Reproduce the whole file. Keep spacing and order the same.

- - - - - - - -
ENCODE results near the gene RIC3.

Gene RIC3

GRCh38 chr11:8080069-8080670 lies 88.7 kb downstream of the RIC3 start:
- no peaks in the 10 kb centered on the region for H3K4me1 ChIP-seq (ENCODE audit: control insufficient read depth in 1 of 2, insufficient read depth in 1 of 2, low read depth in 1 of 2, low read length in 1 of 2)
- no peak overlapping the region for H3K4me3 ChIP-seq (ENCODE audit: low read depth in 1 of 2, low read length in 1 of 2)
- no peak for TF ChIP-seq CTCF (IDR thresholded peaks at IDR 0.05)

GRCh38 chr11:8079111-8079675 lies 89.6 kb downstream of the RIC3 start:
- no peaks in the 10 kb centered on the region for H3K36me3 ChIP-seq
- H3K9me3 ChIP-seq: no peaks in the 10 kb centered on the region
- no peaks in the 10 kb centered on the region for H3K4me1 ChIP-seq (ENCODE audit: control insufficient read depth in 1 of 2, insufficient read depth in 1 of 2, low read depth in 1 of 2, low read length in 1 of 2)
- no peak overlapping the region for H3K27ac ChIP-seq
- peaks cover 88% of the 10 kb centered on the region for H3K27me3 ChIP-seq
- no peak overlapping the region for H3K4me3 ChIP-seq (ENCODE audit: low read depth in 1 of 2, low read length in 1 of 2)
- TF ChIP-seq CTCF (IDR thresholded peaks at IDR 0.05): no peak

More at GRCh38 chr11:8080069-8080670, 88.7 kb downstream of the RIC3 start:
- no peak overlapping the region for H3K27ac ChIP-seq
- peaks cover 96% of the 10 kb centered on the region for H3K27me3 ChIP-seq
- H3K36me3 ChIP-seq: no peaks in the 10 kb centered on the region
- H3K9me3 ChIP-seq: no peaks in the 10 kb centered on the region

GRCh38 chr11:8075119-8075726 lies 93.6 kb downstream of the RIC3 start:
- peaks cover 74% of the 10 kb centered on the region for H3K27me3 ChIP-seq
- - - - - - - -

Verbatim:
ENCODE results near the gene RIC3.

Gene RIC3

GRCh38 chr11:8080069-8080670 lies 88.7 kb downstream of the RIC3 start:
- no peaks in the 10 kb centered on the region for H3K4me1 ChIP-seq (ENCODE audit: control insufficient read depth in 1 of 2, insufficient read depth in 1 of 2, low read depth in 1 of 2, low read length in 1 of 2)
- no peak overlapping the region for H3K4me3 ChIP-seq (ENCODE audit: low read depth in 1 of 2, low read length in 1 of 2)
- no peak for TF ChIP-seq CTCF (IDR thresholded peaks at IDR 0.05)

GRCh38 chr11:8079111-8079675 lies 89.6 kb downstream of the RIC3 start:
- no peaks in the 10 kb centered on the region for H3K36me3 ChIP-seq
- H3K9me3 ChIP-seq: no peaks in the 10 kb centered on the region
- no peaks in the 10 kb centered on the region for H3K4me1 ChIP-seq (ENCODE audit: control insufficient read depth in 1 of 2, insufficient read depth in 1 of 2, low read depth in 1 of 2, low read length in 1 of 2)
- no peak overlapping the region for H3K27ac ChIP-seq
- peaks cover 88% of the 10 kb centered on the region for H3K27me3 ChIP-seq
- no peak overlapping the region for H3K4me3 ChIP-seq (ENCODE audit: low read depth in 1 of 2, low read length in 1 of 2)
- TF ChIP-seq CTCF (IDR thresholded peaks at IDR 0.05): no peak

More at GRCh38 chr11:8080069-8080670, 88.7 kb downstream of the RIC3 start:
- no peak overlapping the region for H3K27ac ChIP-seq
- peaks cover 96% of the 10 kb centered on the region for H3K27me3 ChIP-seq
- H3K36me3 ChIP-seq: no peaks in the 10 kb centered on the region
- H3K9me3 ChIP-seq: no peaks in the 10 kb centered on the region

GRCh38 chr11:8075119-8075726 lies 93.6 kb downstream of the RIC3 start:
- peaks cover 74% of the 10 kb centered on the region for H3K27me3 ChIP-seq